Bergin moved to Spiddal, County Galway in the early 1970s and played with many of the up and coming stars of the Irish music scene, notably De Danann and Ceoltóri Laighin. She is currently a member of the group Dordán, who perform Irish traditional music and Baroque music.

In addition to releasing two solo albums, which aided the popularisation of modern traditional Irish tin whistle playing, and three albums with Dordán, she has taught hundreds of students, in Ireland, across Europe, and in the United States, to play the whistle.

As instruments are concerned, whistles go way back, some say to China of 5000 years ago. In the Celtic world, however, references to whistles date back only to approximately the 11th century. Whistle players are mentioned in some early Irish literature, and stone high crosses have carvings of players blowing on bone pipes with narrow conical bores. There is evidence that 12th-century Vikings played bird-bone whistles in the streets of Dublin; the High Street excavations in Dublin’s old Norman quarter have yielded the oldest extant specimens of Irish whistle. 

On its long journey from ancient China to present-day Ireland, the whistle has picked up a confusing array of names and nicknames. Some of these are pennywhistle, fipple flute, Irish whistle, vertical flute, tin flute, flageolet, cuisle, cuiseach, feadan, and feadóg stáin. No matter what you call it, the mechanics are the same: it is a simple six-holed instrument played with by blowing through the fipple (mouthpiece) attached to one end.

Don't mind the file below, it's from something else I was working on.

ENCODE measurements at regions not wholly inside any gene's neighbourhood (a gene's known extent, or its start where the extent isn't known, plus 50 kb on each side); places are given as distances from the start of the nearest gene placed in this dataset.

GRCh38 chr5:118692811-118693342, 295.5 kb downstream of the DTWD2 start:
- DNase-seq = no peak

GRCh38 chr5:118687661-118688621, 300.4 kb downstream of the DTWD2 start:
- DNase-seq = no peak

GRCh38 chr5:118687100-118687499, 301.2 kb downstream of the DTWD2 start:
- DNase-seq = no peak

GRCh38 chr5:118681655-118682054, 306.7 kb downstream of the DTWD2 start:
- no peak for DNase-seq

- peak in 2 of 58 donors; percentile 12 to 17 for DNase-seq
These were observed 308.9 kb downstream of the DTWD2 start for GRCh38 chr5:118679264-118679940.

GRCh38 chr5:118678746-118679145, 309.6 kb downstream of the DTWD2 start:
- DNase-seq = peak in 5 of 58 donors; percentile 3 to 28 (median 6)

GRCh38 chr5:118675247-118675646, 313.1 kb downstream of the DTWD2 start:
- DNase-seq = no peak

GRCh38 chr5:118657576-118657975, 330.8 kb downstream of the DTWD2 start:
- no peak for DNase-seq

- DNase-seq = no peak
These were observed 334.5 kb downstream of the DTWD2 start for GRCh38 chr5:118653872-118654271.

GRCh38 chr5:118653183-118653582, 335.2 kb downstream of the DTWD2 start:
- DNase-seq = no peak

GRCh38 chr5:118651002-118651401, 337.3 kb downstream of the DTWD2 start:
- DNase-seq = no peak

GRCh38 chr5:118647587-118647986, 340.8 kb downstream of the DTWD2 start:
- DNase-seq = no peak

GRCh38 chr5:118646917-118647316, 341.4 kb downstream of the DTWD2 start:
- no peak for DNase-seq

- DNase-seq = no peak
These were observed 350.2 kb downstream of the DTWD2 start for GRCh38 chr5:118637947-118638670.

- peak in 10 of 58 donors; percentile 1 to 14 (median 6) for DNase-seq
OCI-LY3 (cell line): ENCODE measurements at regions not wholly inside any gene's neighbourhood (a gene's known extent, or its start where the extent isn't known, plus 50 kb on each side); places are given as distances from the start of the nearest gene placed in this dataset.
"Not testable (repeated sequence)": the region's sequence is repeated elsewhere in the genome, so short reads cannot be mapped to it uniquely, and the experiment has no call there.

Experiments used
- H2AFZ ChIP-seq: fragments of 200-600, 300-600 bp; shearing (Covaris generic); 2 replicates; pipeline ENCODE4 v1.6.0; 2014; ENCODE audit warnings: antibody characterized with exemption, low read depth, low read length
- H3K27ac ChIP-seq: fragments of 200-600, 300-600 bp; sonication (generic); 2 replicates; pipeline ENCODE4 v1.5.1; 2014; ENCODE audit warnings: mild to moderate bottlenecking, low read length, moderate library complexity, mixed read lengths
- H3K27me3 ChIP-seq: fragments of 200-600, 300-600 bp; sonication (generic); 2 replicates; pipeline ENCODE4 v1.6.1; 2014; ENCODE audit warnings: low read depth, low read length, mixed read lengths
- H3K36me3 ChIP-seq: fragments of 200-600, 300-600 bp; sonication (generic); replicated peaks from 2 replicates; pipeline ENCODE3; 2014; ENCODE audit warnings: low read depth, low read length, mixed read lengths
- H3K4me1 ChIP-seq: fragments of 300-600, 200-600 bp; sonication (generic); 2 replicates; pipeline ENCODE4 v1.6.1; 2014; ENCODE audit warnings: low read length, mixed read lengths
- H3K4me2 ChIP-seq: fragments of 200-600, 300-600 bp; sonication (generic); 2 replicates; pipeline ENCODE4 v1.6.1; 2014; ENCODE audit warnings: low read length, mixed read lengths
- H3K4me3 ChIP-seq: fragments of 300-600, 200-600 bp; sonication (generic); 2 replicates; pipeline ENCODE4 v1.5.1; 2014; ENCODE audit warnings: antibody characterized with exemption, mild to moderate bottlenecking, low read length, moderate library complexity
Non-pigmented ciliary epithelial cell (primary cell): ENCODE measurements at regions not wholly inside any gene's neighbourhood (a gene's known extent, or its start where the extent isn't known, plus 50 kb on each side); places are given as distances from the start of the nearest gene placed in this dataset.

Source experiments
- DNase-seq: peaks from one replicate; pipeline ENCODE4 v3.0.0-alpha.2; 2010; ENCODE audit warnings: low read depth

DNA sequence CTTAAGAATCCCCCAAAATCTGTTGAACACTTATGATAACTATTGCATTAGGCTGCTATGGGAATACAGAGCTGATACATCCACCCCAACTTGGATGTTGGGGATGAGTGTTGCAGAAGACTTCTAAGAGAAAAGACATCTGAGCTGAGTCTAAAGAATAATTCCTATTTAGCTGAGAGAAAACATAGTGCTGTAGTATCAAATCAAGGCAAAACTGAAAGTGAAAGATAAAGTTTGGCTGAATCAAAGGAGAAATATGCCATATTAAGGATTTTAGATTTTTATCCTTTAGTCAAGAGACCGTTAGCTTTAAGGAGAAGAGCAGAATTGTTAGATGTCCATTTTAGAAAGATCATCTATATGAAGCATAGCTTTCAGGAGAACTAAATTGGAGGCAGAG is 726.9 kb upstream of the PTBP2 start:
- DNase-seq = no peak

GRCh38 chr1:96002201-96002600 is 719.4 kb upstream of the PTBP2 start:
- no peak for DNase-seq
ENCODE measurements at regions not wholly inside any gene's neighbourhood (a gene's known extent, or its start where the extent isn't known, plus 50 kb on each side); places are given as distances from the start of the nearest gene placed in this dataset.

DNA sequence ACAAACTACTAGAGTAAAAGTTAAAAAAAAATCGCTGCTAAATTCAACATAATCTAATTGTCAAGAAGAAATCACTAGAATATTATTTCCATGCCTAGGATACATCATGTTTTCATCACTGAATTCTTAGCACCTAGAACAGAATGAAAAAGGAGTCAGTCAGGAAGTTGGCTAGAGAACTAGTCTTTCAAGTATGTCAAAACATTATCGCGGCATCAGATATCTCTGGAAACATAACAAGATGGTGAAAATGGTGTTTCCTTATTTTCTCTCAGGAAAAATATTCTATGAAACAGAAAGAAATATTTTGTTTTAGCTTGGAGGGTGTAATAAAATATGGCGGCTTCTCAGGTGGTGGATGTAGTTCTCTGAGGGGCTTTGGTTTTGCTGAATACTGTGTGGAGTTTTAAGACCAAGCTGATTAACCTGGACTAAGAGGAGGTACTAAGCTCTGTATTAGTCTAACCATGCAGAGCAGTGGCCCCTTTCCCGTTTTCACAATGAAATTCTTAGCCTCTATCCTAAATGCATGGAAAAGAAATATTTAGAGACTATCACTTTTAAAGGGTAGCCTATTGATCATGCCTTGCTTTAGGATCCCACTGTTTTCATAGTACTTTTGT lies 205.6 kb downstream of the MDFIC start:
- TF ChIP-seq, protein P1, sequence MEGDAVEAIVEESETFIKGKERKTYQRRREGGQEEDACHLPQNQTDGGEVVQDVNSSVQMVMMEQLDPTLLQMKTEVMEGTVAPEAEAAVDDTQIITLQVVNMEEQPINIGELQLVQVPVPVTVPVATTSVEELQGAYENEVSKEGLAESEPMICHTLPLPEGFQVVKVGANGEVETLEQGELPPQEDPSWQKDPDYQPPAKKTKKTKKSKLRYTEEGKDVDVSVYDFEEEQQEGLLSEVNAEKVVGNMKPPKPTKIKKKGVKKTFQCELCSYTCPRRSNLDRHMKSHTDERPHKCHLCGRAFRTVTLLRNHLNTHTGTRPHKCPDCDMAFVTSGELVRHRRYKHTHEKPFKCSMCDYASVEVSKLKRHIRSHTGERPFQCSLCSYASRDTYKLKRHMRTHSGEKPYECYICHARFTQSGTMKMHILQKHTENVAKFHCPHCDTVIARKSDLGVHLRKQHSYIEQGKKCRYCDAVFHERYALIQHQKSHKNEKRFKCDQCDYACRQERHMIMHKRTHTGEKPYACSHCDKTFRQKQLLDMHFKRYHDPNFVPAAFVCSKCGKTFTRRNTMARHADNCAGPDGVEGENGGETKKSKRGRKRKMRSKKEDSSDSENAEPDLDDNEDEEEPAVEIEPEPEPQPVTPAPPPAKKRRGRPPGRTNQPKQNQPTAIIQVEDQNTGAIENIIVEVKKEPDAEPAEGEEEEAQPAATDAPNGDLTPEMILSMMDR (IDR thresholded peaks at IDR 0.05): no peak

Early in the 19th century, English-made whistles started to appear with the six finger hole arrangement that we see today (also some with the traditional thumb hole and keys). The 19th-century feadan (one definition of the word is "a hollowed stick") was made from the hollowed stalks of such plants as cane, elder, and wild reeds and grasses. As craftspeople became more proficient in bonecarving and woodworking, new materials were used for the exterior, reeds and fipples. The fipples in Medieval bone flutes (also known as flageolets), for example, were made of clay. 

One of the largest manufacturers today is the Clarke Tinwhistle Company. Its founder, Robert Clarke, is said to have made the first metal tinwhistle in 1843, modifying the design of a wooden whistle he himself owned and played. Clarke found the new tinwhistles to be brisk sellers; setting up his wheelbarrow full of whistles in the marketplace, he would play for the crowds and demonstrate how he made them. 


psb said...

fantastic. thanks miguel for these essential treats!

I have found quite a difference in tin whistle manufacturing. my fave whistle, feadog, retooled their mouthpiece and it went downhill e.g. lost its tone and warmth. i have seen $1000 tin whistles for sale at LArk in the Morning nd wonder how it could be possible to have the world's best whistle. Nice to hear this artist works with the basics.

Miguel said...

Thank you psb :)

Yes, it's amazing what one can do with a simple flute : )